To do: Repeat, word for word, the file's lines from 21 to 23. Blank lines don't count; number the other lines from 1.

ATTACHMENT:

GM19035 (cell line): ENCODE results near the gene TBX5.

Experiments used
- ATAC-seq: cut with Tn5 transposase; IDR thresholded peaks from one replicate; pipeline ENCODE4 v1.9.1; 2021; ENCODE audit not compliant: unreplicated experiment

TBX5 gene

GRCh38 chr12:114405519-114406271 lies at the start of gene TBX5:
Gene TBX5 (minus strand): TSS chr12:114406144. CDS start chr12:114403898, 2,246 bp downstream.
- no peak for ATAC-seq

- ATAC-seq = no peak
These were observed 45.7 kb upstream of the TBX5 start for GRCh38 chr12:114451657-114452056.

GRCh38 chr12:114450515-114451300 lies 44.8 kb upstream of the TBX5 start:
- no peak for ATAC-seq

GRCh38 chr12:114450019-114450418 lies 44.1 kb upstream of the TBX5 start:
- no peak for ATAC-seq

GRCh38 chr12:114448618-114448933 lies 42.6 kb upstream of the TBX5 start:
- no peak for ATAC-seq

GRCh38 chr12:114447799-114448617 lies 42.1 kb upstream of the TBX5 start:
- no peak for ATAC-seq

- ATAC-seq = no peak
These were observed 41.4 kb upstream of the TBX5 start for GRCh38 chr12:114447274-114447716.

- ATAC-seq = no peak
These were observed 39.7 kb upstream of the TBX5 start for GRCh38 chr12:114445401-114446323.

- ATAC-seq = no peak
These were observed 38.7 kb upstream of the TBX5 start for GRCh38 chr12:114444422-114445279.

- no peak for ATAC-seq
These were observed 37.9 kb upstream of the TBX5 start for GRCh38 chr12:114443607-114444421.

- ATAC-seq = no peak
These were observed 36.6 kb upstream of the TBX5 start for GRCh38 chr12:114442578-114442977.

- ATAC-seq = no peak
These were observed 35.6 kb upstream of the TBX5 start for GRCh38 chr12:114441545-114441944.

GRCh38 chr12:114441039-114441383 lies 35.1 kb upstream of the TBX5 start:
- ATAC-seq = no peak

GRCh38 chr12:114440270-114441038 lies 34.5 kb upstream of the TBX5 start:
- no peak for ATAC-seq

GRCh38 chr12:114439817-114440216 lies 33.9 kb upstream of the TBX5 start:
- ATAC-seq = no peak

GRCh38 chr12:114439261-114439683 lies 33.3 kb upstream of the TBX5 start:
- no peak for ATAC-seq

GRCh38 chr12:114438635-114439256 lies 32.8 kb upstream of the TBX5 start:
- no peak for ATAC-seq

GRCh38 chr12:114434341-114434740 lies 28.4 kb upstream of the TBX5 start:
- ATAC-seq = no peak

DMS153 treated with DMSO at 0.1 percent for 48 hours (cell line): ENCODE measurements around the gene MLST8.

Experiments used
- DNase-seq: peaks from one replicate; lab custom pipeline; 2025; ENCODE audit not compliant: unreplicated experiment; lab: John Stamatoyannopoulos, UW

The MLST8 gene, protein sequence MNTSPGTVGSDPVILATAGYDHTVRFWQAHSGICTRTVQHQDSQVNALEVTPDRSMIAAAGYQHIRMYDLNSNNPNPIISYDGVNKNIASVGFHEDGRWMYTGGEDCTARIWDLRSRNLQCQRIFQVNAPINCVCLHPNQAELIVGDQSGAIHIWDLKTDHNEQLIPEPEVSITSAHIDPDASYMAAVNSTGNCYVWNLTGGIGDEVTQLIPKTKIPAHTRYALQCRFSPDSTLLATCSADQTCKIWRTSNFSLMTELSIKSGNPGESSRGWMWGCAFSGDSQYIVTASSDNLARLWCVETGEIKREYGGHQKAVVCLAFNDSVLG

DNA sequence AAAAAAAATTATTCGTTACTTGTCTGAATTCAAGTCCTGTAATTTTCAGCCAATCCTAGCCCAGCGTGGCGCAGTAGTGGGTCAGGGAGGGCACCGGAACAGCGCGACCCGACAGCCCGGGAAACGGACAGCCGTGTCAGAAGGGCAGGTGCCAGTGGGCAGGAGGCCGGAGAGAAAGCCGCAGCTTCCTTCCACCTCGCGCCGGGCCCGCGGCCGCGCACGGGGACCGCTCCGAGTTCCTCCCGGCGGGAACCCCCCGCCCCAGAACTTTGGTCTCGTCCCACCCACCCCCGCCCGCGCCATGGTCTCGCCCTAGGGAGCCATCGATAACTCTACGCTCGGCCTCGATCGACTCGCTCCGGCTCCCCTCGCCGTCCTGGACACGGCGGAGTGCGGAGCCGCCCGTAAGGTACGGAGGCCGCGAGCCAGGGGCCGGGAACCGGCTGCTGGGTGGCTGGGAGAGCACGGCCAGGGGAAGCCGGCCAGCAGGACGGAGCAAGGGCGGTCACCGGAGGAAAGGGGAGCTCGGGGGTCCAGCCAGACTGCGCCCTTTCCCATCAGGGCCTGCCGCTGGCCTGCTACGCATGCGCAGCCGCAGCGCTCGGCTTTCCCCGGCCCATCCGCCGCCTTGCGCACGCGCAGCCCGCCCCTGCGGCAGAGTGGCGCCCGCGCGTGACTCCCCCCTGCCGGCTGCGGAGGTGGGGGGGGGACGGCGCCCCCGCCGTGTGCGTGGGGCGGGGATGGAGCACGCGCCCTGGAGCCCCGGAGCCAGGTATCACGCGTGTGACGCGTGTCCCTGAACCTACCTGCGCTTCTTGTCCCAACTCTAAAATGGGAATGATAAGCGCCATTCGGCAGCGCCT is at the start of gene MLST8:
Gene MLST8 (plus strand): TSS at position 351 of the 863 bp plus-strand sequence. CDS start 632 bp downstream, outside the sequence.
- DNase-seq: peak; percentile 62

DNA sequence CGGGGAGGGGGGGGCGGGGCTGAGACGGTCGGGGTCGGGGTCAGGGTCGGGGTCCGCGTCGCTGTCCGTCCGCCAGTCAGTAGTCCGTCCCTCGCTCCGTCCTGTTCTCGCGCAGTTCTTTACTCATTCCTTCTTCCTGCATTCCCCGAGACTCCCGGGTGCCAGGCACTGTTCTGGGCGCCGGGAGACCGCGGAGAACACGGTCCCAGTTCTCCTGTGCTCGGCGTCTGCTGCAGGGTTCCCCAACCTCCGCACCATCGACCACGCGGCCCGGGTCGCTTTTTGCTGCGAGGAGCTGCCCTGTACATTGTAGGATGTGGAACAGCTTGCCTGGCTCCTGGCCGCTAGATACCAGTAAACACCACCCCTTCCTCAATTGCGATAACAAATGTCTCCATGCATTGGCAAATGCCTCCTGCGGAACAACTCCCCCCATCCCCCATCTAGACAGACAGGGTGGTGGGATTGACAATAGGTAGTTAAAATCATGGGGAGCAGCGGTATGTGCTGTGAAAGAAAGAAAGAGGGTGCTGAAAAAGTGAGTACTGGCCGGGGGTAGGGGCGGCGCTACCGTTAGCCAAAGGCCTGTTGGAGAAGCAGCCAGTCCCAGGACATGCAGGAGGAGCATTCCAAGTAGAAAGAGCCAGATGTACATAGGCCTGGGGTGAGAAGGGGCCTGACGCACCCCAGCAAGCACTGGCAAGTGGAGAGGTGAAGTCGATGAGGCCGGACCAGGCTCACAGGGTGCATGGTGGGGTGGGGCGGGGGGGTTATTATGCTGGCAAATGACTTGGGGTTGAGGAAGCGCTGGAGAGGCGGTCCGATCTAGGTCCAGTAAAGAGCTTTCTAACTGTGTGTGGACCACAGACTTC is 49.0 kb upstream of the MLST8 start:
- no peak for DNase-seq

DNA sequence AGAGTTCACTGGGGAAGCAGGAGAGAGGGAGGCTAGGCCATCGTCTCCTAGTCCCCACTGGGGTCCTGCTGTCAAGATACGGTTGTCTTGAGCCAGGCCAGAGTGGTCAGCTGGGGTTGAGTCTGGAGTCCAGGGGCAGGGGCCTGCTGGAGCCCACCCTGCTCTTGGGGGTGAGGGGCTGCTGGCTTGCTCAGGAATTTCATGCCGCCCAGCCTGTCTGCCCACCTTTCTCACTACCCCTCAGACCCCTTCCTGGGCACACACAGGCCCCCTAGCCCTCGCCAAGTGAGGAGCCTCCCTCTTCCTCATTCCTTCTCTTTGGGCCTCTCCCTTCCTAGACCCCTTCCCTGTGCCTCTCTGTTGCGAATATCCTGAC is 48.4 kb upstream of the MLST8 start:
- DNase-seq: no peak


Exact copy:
These were observed 39.7 kb upstream of the TBX5 start for GRCh38 chr12:114445401-114446323.

- ATAC-seq = no peak
These were observed 38.7 kb upstream of the TBX5 start for GRCh38 chr12:114444422-114445279.